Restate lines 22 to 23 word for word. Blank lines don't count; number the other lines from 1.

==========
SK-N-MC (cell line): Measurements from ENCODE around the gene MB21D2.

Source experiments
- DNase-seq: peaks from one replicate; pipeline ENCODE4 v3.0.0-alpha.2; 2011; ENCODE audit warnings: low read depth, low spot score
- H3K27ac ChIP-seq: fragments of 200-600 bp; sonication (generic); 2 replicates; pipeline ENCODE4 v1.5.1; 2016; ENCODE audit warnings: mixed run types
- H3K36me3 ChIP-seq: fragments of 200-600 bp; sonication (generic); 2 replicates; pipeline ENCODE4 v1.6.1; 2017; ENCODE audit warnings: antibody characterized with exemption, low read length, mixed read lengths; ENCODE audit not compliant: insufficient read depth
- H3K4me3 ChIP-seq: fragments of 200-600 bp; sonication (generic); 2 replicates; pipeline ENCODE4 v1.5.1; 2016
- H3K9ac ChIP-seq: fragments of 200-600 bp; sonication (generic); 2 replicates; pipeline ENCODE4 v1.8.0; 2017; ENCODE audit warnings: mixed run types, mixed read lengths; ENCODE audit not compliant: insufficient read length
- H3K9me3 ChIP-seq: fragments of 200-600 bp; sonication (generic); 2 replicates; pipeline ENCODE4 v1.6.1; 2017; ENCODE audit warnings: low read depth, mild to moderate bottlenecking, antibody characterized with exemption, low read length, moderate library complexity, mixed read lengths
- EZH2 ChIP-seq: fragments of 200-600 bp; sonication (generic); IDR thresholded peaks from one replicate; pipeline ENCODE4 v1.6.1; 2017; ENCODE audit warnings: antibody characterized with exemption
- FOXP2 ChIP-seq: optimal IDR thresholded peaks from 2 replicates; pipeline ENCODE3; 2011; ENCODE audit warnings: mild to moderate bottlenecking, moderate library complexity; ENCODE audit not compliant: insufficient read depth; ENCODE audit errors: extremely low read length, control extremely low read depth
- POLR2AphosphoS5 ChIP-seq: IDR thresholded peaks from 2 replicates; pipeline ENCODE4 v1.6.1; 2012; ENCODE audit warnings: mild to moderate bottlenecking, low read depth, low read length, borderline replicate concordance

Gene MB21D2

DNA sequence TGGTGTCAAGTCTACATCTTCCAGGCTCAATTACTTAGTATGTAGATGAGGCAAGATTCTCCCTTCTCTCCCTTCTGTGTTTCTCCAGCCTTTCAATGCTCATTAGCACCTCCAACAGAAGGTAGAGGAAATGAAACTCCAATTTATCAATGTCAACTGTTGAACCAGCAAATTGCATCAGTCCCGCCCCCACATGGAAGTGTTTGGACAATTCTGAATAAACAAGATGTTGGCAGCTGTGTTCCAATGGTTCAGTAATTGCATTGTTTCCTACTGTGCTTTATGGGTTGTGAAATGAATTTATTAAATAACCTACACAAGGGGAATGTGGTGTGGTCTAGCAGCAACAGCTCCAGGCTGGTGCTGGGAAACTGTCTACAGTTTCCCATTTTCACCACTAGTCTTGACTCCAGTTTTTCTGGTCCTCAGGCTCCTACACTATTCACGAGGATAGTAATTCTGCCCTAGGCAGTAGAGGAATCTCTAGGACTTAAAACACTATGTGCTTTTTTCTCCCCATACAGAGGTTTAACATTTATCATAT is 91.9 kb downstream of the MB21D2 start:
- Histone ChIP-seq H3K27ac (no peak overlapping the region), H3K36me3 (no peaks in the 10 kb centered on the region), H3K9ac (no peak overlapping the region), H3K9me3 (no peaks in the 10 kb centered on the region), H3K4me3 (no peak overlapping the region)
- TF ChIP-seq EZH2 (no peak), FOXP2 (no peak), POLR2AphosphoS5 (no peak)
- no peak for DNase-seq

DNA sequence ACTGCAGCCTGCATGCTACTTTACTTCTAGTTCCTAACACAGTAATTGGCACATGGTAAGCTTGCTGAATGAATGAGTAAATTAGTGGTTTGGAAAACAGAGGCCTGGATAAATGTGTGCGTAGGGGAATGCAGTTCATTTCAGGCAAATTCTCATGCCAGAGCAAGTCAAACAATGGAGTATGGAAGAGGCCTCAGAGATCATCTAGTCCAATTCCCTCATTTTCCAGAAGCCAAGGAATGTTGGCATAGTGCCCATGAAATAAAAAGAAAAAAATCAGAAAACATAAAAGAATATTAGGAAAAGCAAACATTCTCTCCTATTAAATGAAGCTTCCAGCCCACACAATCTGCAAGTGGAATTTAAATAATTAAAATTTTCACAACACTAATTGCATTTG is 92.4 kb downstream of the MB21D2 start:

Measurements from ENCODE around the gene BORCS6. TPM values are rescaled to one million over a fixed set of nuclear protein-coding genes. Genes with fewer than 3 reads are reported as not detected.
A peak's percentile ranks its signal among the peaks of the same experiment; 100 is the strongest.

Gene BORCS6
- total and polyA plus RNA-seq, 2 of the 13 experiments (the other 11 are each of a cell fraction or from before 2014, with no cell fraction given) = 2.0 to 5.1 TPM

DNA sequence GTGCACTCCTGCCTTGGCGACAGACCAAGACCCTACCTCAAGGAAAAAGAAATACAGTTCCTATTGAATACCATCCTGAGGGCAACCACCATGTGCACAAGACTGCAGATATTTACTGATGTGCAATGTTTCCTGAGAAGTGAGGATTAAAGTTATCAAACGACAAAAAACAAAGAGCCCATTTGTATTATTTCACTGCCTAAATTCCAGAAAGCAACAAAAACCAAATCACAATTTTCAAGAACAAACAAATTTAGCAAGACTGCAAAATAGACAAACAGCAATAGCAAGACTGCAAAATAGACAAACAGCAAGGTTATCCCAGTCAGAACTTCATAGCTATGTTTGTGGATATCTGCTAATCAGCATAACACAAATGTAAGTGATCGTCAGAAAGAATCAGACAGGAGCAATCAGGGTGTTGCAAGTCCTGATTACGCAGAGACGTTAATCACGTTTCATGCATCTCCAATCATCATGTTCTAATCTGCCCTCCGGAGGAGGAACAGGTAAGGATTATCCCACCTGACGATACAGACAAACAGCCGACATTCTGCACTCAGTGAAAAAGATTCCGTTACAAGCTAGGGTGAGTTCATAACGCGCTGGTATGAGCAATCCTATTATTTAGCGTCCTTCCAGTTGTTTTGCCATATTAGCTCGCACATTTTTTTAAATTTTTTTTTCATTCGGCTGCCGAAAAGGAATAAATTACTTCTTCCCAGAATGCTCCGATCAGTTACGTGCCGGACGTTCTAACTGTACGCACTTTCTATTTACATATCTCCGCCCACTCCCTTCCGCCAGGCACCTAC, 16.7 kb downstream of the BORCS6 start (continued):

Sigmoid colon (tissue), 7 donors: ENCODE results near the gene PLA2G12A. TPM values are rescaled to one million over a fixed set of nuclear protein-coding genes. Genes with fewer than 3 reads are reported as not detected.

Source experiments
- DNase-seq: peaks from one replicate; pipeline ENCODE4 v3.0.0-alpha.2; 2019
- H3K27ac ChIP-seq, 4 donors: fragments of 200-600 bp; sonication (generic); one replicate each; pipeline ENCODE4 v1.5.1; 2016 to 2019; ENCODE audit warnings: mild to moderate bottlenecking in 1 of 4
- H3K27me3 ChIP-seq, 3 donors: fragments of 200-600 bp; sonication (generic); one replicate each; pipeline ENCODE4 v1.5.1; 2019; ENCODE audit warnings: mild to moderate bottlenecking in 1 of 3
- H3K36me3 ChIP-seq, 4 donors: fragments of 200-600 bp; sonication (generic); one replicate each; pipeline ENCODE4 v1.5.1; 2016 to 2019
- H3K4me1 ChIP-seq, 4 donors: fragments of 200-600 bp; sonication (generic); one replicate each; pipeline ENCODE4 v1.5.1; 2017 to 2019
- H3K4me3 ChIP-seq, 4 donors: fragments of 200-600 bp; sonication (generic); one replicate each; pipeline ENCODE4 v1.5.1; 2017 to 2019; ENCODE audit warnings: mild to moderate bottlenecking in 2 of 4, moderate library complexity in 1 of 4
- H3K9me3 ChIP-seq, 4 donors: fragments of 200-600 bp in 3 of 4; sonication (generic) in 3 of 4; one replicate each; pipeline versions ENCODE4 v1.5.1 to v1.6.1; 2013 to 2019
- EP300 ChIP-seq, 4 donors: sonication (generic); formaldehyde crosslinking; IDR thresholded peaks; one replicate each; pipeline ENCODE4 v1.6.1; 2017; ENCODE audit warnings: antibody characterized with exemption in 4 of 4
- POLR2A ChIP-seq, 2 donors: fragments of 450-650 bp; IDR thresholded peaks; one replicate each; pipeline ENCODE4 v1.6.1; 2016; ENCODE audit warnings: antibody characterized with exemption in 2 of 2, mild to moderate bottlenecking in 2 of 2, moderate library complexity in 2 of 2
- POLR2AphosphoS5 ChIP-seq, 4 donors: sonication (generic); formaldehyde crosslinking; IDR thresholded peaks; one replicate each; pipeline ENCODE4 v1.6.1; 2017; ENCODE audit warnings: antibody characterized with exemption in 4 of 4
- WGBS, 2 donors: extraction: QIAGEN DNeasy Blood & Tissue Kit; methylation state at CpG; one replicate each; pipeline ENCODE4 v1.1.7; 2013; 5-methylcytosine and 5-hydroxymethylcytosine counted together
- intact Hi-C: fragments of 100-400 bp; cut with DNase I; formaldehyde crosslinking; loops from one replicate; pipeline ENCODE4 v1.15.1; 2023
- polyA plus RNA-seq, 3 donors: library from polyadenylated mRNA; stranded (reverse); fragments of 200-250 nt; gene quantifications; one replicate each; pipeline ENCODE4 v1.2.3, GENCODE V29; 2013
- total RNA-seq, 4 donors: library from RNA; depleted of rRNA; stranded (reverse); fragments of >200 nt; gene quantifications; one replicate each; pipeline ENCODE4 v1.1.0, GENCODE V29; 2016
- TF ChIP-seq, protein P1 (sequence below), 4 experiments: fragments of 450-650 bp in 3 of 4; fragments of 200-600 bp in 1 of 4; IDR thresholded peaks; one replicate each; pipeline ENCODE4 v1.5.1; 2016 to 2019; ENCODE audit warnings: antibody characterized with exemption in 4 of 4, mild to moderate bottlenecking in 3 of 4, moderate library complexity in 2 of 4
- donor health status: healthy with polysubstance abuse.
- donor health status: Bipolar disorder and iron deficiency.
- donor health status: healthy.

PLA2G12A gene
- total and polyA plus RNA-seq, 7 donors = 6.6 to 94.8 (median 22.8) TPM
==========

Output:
DNA sequence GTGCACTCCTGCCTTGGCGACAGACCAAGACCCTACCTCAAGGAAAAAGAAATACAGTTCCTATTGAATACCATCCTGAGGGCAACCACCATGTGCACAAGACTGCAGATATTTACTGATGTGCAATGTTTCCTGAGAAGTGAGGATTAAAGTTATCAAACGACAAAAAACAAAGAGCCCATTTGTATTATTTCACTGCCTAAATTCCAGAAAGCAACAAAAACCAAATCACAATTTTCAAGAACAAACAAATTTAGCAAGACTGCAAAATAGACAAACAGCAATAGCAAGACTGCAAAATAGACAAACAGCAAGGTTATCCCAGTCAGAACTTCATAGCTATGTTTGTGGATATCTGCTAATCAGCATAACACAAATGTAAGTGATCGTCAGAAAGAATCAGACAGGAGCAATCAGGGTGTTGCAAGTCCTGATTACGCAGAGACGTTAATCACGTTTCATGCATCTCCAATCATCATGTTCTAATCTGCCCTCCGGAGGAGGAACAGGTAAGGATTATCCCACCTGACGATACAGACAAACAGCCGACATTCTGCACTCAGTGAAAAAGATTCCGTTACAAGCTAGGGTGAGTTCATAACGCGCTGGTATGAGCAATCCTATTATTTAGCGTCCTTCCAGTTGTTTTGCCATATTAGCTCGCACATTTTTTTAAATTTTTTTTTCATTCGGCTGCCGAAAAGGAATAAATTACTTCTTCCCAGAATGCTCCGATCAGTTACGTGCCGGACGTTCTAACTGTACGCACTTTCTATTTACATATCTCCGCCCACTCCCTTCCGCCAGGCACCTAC, 16.7 kb downstream of the BORCS6 start (continued):

Sigmoid colon (tissue), 7 donors: ENCODE results near the gene PLA2G12A. TPM values are rescaled to one million over a fixed set of nuclear protein-coding genes. Genes with fewer than 3 reads are reported as not detected.